AUGUSTA — A state law that’s created hundreds of reduced-tax havens for business and industry across Maine is facing scrutiny in the Legislature, but a bipartisan group of lawmakers has offered a bill to keep Pine Tree Development Zones in place for at least the next five years.

The Labor, Commerce, Research and Economic Development Committee on Tuesday will review a recent report by the Legislature’s Office of Program Evaluation and Government Accountability that calls into question the effectiveness of the tax-break program, for which 200 businesses statewide qualify.

The law provides qualifying businesses with tax benefits, including income tax credits and sales tax exemptions on the purchase of business equipment, in exchange for the promise of new jobs. It is set to expire at the end of 2018.

In August, OPEGA told lawmakers it could not determine exactly how many jobs, if any, the 13-year-old tax-break program had created. The breaks cost the state about $12 million a year in lost tax revenue.

“But we can tell you, unequivocally, that the design does not guarantee that a vast number of jobs will be created,” Jennifer Henderson, a senior analyst with OPEGA,told lawmakers at the time.

On Thursday, the legislative committee will take testimony on a bill that would extend the life of the program to 2023. Pine Tree Zones were first established under former Democratic Gov. John Baldacci as a way to spur economic development.

Senate Minority Leader Troy Jackson, D-Allagash, is the sponsor of the bill, which was requested by Department of Economic and Community Development Commissioner George Gervais, an appointee of Republican Gov. Paul LePage. Other lawmakers on the bill include Republicans and Democrats in both the House and the Senate.

Jackson said Monday he’s seen the tax-credit program work the way it was intended to in his district in Aroostook County. He said the program was used effectively by a paper mill in Madawaska that is now being operated by Twin Rivers but was previously owned by Fraser Paper Co.

“I want to see more accountability, but some businesses have used it the way it was intended, so I’m not wanting to throw it away,” Jackson said.

He said Pine Tree Zones were one of the few incentives the state could offer businesses to draw them to Maine or to keep them here. He said the tax breaks helped the Twin Rivers mill restructure in a way that it was able to avoid closure and it now appears to be on a more solid financial footing. The loss of the mill, which Jackson described as an “anchor” for the community, would be devastating to the region, he said.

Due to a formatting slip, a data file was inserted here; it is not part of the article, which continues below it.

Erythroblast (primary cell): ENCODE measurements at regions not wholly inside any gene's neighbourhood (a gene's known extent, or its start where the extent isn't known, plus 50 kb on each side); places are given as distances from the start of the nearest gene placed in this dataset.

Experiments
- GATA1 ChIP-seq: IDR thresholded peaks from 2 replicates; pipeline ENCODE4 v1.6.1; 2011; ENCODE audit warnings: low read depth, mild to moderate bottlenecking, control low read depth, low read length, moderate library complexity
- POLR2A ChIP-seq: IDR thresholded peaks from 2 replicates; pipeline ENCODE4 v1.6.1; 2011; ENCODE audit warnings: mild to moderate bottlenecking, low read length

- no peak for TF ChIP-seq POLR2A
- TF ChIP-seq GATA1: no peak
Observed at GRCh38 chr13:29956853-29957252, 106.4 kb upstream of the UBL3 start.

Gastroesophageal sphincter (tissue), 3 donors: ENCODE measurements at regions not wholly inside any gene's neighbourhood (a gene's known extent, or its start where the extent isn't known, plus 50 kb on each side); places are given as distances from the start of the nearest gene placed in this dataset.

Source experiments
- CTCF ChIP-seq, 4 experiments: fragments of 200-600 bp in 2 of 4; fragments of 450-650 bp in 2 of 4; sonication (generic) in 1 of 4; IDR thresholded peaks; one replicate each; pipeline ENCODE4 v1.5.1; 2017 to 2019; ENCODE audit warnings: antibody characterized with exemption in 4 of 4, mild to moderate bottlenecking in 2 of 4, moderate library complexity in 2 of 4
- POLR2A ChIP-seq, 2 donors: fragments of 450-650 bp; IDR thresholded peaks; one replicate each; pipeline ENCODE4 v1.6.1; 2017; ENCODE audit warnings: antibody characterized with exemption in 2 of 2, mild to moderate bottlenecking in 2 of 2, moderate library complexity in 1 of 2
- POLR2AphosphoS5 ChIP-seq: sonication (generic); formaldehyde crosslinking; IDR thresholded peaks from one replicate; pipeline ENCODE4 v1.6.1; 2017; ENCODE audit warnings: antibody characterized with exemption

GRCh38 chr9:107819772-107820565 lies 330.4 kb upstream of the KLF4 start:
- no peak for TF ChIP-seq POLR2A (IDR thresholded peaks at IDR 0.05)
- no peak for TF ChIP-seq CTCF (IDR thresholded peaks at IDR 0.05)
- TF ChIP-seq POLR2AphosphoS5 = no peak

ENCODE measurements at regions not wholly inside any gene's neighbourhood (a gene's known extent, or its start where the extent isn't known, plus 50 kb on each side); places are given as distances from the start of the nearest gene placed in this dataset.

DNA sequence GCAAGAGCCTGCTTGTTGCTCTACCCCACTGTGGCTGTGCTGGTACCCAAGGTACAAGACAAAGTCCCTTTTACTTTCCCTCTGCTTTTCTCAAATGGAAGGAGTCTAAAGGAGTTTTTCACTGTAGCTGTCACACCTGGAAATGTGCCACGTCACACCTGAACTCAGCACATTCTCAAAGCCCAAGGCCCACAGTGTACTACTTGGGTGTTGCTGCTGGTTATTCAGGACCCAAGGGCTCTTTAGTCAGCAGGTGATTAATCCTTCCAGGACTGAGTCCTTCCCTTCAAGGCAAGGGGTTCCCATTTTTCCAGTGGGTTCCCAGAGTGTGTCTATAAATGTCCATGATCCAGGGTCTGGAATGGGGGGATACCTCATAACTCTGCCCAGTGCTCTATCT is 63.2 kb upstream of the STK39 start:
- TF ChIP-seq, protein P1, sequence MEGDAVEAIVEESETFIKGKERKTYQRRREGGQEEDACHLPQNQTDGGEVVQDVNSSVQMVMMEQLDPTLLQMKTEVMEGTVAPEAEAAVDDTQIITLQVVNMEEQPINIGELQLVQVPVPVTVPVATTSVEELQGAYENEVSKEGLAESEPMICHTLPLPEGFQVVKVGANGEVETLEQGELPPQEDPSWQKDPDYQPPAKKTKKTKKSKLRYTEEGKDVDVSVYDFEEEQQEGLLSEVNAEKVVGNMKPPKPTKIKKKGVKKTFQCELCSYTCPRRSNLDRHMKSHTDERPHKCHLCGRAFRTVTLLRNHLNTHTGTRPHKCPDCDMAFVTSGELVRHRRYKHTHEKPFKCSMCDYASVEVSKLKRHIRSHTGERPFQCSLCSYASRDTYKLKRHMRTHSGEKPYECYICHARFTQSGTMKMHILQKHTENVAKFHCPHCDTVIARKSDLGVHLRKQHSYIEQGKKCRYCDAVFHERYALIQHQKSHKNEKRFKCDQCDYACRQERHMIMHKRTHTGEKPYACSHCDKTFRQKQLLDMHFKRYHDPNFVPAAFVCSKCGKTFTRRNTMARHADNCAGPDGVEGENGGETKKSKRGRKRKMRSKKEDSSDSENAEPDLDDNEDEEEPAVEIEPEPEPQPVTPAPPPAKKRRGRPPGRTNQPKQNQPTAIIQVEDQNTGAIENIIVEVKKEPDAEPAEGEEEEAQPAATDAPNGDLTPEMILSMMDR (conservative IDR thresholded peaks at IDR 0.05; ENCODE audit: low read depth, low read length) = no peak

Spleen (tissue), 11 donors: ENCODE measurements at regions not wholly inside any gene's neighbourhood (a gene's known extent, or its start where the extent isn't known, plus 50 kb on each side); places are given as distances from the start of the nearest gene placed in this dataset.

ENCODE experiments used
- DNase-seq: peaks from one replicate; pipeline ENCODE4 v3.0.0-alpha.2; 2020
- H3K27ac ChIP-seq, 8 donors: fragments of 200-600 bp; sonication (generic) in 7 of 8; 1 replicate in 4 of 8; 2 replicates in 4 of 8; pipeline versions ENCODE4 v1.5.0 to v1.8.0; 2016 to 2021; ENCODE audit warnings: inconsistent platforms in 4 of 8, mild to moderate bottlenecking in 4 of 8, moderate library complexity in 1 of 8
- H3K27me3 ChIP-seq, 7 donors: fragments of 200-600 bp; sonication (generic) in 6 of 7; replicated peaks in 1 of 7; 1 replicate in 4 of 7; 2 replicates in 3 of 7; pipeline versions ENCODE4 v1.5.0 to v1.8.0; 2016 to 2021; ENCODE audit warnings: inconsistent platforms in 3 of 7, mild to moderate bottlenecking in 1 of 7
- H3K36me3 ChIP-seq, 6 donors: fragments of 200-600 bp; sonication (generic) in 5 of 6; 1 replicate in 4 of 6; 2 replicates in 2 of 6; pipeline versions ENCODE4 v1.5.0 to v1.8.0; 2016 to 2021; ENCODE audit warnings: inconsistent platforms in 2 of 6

“This is a major, major employer and one of the top jobs for our region that you can get,” Jackson said, noting that keeping the mill open also saves the jobs of loggers. Some have called the program just another form of “corporate welfare,” but Jackson said he doesn’t see it that way.

“People look at me as a union and labor guy and I want to be one, but at the same time the businesses that are doing right by our community I want to help,” Jackson said.

Although there are no provisions in the bill to stiffen accountability for job retention or creation, Jackson said he expected there would be amendments to that effect.

Pine Tree Zones were originally set up to benefit economically depressed parts of the state that were facing high unemployment levels, but the law has been changed over time to allow them in nearly every county in Maine.

Jackson said he wasn’t interested in trying to again limit where Pine Tree Zones could be located, but he did hope to bring more accountability to the program.

Among its other recommendations in August, OPEGA suggested that more data be collected on Pine Tree Zones in order to determine if those promising to retain and grow jobs in exchange for the tax breaks were doing so.

Scott Thistle can be contacted at 713-6720 or at:

[email protected]

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